The drying rack 140 may be any suitable drying rack which may store a plurality of bars 150. Drying racks 140 are well known in the art and typically include at least a pair of horizontal members 141 that are supported by a frame of the drying rack 140. The bars 150 have a length which is slightly longer than the shortest distance between the horizontal members 141. Therefore, the bars 150 rest in notches on the top of the members 141. The bars may not be loaded from the top because of rack members 142 so are loaded from the end of the rack 140. Again, such racks 140 and horizontal bars 150 are well known in the art.
The drying rack 140 supports a plurality of bars 150 on which a plurality of pepperoni sticks 160 are hung by strings 170. FIG. 5 shows a perspective view of a portion of the bar 150. The bar 150 has a generally Y-shaped cross section. The two bottom segments of the Y-shape rest on the drying rack 140. Further, the two bottom members of the Y-shaped cross section are the portion of the bar 150 that is positioned on the resting surfaces 89 d, as will be described more fully hereafter.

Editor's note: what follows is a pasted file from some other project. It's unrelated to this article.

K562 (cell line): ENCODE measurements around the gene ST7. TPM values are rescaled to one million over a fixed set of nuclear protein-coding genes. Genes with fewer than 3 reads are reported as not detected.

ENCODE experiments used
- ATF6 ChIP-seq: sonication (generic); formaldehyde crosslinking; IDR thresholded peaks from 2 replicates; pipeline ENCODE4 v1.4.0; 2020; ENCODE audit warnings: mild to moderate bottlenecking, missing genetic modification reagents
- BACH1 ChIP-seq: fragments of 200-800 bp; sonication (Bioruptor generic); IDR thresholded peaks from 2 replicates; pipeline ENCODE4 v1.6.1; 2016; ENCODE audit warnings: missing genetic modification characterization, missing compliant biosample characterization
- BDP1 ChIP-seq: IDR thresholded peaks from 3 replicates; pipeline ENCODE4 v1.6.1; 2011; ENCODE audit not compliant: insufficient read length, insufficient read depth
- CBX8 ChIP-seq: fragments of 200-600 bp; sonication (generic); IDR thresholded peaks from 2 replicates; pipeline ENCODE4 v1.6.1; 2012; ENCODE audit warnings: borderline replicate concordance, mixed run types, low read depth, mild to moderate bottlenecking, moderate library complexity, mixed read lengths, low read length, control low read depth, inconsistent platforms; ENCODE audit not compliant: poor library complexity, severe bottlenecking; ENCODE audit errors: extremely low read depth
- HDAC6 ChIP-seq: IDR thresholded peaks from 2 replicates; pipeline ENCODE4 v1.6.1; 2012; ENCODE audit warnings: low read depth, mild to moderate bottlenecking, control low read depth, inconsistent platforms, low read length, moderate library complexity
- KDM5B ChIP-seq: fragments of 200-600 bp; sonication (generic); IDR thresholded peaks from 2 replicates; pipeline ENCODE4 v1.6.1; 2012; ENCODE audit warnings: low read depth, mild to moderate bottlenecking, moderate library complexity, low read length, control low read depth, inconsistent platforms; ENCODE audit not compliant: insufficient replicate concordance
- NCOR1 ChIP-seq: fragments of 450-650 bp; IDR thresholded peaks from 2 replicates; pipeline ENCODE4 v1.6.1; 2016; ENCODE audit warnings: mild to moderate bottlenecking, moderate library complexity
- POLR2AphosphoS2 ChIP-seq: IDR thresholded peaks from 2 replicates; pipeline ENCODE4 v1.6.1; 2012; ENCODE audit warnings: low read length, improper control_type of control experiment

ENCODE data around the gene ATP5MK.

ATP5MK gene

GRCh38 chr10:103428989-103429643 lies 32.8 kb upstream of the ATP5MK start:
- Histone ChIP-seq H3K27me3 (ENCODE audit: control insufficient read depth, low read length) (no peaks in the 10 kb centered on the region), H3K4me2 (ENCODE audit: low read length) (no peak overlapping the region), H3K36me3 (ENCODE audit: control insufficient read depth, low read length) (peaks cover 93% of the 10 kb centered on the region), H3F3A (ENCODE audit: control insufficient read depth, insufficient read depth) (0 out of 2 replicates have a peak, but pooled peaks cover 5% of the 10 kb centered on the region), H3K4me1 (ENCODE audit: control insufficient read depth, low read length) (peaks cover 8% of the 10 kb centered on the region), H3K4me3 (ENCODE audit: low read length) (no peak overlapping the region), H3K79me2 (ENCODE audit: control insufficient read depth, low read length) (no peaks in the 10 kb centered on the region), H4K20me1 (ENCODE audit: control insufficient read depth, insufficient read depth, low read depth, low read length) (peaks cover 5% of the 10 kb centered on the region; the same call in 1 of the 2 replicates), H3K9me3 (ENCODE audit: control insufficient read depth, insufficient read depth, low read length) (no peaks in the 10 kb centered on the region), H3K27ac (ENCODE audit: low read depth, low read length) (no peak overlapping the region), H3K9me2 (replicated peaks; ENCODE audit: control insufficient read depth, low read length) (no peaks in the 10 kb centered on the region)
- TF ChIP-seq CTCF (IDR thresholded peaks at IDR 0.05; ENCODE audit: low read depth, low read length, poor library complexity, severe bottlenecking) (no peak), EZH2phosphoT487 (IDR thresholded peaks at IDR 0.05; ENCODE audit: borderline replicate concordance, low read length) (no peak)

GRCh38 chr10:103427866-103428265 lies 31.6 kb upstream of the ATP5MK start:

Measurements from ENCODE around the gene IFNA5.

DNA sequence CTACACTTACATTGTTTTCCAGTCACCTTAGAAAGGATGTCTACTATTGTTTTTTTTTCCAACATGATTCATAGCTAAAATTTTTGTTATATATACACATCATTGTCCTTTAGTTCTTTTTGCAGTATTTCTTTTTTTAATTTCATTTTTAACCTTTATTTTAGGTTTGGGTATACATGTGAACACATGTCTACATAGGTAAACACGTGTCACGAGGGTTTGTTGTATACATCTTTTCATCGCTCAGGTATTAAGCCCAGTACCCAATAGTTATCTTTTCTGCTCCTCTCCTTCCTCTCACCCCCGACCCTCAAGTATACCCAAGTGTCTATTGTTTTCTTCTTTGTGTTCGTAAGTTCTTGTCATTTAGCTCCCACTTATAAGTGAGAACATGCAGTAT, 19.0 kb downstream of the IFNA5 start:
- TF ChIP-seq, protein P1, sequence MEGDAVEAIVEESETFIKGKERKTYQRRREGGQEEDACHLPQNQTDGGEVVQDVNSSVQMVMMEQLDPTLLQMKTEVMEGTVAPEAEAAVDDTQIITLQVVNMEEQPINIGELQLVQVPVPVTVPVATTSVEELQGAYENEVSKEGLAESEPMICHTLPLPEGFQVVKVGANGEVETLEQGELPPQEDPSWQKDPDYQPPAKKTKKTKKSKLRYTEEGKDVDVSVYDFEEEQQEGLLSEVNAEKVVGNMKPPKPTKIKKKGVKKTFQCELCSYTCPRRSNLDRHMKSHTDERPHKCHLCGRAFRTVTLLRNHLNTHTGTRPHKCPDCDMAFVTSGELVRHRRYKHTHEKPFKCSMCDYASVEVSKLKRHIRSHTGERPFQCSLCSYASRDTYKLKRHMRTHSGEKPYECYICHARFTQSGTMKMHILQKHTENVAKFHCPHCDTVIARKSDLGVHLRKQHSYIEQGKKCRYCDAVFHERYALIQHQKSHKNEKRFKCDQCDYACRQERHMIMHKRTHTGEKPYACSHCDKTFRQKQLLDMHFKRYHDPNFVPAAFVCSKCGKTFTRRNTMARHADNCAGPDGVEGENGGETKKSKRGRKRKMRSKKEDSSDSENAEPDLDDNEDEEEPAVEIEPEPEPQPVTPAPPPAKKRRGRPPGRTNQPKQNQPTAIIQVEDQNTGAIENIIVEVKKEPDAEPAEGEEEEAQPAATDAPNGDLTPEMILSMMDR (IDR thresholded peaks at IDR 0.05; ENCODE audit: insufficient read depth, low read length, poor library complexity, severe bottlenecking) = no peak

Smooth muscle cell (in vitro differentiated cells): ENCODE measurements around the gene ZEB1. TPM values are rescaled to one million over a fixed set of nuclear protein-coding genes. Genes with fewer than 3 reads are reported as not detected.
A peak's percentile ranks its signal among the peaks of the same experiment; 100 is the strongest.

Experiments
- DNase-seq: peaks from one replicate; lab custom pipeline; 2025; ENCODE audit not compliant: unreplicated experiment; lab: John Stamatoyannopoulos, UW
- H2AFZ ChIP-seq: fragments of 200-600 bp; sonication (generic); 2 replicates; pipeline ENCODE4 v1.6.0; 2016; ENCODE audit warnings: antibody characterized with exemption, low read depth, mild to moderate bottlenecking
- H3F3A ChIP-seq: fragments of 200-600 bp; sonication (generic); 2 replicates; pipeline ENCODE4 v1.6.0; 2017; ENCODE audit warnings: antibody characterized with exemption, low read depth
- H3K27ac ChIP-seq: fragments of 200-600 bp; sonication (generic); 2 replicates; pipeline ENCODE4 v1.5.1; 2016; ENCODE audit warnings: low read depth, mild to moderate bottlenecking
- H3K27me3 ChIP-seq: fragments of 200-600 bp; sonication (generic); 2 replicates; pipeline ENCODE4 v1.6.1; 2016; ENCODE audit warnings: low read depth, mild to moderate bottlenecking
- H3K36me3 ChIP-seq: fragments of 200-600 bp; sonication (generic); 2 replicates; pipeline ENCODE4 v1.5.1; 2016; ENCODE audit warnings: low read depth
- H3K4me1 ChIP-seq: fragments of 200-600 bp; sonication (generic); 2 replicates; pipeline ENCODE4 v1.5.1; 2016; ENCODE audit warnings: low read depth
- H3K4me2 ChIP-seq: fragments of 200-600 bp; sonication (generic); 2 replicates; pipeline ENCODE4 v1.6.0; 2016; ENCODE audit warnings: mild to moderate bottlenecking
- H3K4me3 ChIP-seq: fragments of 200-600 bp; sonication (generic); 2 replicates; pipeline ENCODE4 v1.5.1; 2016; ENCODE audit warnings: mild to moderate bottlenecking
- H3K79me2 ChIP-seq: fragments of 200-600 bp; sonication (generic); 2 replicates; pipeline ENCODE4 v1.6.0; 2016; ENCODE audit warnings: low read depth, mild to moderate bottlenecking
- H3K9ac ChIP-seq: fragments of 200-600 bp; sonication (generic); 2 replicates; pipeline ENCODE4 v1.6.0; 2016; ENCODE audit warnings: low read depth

In operation, the drying rack 140, with a plurality of bars 150 each having a plurality of pepperoni sticks 160 is placed in position at the end of the rail 23. The pickup arm 40 is in the position shown in FIG. 1, and namely in a retracted position and horizontal. Then, the screw jack 51 is activated to extend the rod 51 c downward to slightly pivot the arm 40. The servo motor 62 is then activated and the trolley assembly 30 which would include the pick-up arm assembly 103 is moved forward rapidly at a speed of approximately three feet per second. When the electric eye 128 senses a hanging pepperoni 160, the speed of rotation of the servo motor 62 and therefore the timing belt 73 is slowed and the pickup arm assembly 103 travels a preprogrammed distance into the rack 140 sufficiently far enough to pickup two bars 150. The particular distance would depend upon the spacing of the bars 150 on the rack 140. The second rate of speed is approximately ˝ foot per second. It is understood other suitable speeds may be used, but by having the faster rate of speed four to eight times that of the slower rate, a more efficient operation is possible.